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What is four less than 6?

2016-10-03 11:04:38

Tia

Hello,

I have few documents in word which are password protected and I am not able to open them as I have forgotten the password.

I have tried downloading few software with free trials but if I don't buy them I am not able to use them with more than 3 character long password.

I need help badly.

Please can anybody help?


2016-02-02 09:19:13

simon

To remove powerpoint passwords. If you open the PPt as a google slides and then download back as powerpoint the password disappears. You may lose a little formatting but hey.


2016-02-02 06:50:02

Tahir

i need to open a word 13 password protected file...... mike pease give me the tips too.... i have word13 installed and the file is my research work


2016-02-02 05:59:41

thomas redd

Thanks for comments on this tip. They were very helpful.


2016-02-01 11:10:31

europhile

Email the document to your gmail account.
Open document in googledocs.
Go to File Tab.
Download as ...
... Microsoft Word.

Formatting and everything intact.


2015-04-10 08:34:41

owen

thanks mike simple and the best


2015-01-27 19:36:37

BALLERINA

Awesome, I was using a "password protected" 2013 word document that I didn't have the password. The tip from
Mike on Jun 18 2013 1) worked perfectly. Thank you so much!


2014-06-13 12:44:18

Vijay

Hi Mike,

I am vijay from pune, i tray your first methods but unfourtunately it show password window.

kindly suggest if any better solution.

regards


2013-07-19 06:23:23

freddy lemmens

Open the protected document in OpenOffice Writer. It opens without asking for any password.


2013-07-03 14:37:28

Mike

Kathy and Vera, are talking about files that are password-protected from opening? If so, I don't know what to say. The files I deal with and tested are password-protected from editing, but can still be opened.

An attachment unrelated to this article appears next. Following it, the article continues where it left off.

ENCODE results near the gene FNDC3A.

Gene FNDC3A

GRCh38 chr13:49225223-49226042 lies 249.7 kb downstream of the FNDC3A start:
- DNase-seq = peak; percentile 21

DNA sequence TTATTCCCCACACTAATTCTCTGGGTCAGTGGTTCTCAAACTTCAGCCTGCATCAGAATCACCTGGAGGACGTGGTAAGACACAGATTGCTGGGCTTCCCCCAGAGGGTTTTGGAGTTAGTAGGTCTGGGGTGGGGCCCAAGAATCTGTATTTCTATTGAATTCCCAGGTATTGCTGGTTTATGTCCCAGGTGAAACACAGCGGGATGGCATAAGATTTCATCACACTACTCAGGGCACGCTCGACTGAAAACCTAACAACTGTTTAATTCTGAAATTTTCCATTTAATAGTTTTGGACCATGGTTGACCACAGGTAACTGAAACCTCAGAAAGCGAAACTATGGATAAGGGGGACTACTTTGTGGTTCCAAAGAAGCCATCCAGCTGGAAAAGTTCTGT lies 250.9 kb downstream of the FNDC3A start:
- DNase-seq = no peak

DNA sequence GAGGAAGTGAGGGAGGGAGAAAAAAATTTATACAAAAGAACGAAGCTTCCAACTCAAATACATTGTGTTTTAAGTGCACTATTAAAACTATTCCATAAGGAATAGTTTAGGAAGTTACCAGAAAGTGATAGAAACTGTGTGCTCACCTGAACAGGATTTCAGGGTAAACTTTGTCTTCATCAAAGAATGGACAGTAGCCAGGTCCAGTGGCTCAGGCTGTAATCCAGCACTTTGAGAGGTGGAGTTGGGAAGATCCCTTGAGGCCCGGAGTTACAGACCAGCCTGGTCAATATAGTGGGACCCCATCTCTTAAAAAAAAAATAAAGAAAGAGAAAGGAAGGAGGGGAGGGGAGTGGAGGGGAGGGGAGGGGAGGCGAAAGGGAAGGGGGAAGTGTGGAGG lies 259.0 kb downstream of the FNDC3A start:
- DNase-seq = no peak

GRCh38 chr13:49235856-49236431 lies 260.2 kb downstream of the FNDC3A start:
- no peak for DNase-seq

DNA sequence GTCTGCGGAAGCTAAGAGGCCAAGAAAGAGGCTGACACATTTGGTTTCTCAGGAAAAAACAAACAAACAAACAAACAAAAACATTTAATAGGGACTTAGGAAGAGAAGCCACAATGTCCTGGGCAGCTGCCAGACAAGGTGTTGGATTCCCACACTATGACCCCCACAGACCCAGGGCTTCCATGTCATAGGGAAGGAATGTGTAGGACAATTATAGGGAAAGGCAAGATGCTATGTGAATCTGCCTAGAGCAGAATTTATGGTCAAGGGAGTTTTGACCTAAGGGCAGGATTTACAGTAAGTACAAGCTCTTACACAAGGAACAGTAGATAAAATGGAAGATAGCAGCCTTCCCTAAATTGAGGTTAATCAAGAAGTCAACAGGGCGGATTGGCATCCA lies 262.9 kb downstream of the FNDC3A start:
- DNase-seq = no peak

2013-06-26 12:33:02

Vera

Where is the tip, other than reference to a link to purchase software? Also, I tried the object-text to file in Word 2010 docx file several times and it didn't work. It continued to ask for the password.


2013-06-26 10:19:39

Richard

Access to files stored in a document management system may be done using permissions rather than document-specific or person-specific passwords. Access may be restricted to named staff, or a defined group of staff. We use this method to continue to use documents after an employee has left the company.
Employees still tend to store files in their personal space though and protect them accordingly - it's a culture thing.


2013-06-19 07:02:04

Kathy

I just tried this in Word 2007, Mike, and it didn't work for me.


2013-06-18 13:33:06

Mike

There are actually two other very simple methods that I've tried in the past and have worked for me.

1) Open up a blank document. Go to Insert -> the dropdown arrow next to Object -> Text from File. Then simply select your password-protected document and hit Insert. The only downside to this is that its formatting will most likely be a little messed up, but the entire document will be dumped into your new document with no protection at all. I just tried this again with both a doc file and a docx file in Word 2010 and it still worked easily.

2) Find an old computer that still has an early version of Word installed and simply open the file. Apparently Word didn't originally use any type of password protection, so the earlier versions don't even know how to keep a form protected. They'll simply open up without any type of protection whatsoever. I have personally tried this with doc files and it has worked easily.

Both of these methods are so amazingly simple that I can't believe they still work.